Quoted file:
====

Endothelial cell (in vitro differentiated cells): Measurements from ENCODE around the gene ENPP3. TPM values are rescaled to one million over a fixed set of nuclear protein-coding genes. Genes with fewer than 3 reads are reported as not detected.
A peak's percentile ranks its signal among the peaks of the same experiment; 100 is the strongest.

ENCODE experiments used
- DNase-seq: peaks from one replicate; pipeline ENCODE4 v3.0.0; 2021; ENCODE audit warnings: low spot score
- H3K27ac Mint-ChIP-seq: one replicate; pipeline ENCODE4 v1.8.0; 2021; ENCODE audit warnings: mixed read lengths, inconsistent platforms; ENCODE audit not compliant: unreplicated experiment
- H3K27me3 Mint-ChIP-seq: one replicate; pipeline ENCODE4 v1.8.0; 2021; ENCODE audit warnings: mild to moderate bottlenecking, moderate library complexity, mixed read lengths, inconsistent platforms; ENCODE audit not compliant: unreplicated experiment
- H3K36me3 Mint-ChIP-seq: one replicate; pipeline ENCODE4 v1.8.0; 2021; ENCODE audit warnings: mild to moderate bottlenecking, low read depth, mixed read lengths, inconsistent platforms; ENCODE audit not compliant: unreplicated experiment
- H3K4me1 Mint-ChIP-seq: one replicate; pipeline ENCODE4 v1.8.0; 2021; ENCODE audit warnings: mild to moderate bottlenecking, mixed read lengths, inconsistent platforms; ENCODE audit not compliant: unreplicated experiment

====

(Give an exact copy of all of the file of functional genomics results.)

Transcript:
Endothelial cell (in vitro differentiated cells): Measurements from ENCODE around the gene ENPP3. TPM values are rescaled to one million over a fixed set of nuclear protein-coding genes. Genes with fewer than 3 reads are reported as not detected.
A peak's percentile ranks its signal among the peaks of the same experiment; 100 is the strongest.

ENCODE experiments used
- DNase-seq: peaks from one replicate; pipeline ENCODE4 v3.0.0; 2021; ENCODE audit warnings: low spot score
- H3K27ac Mint-ChIP-seq: one replicate; pipeline ENCODE4 v1.8.0; 2021; ENCODE audit warnings: mixed read lengths, inconsistent platforms; ENCODE audit not compliant: unreplicated experiment
- H3K27me3 Mint-ChIP-seq: one replicate; pipeline ENCODE4 v1.8.0; 2021; ENCODE audit warnings: mild to moderate bottlenecking, moderate library complexity, mixed read lengths, inconsistent platforms; ENCODE audit not compliant: unreplicated experiment
- H3K36me3 Mint-ChIP-seq: one replicate; pipeline ENCODE4 v1.8.0; 2021; ENCODE audit warnings: mild to moderate bottlenecking, low read depth, mixed read lengths, inconsistent platforms; ENCODE audit not compliant: unreplicated experiment
- H3K4me1 Mint-ChIP-seq: one replicate; pipeline ENCODE4 v1.8.0; 2021; ENCODE audit warnings: mild to moderate bottlenecking, mixed read lengths, inconsistent platforms; ENCODE audit not compliant: unreplicated experiment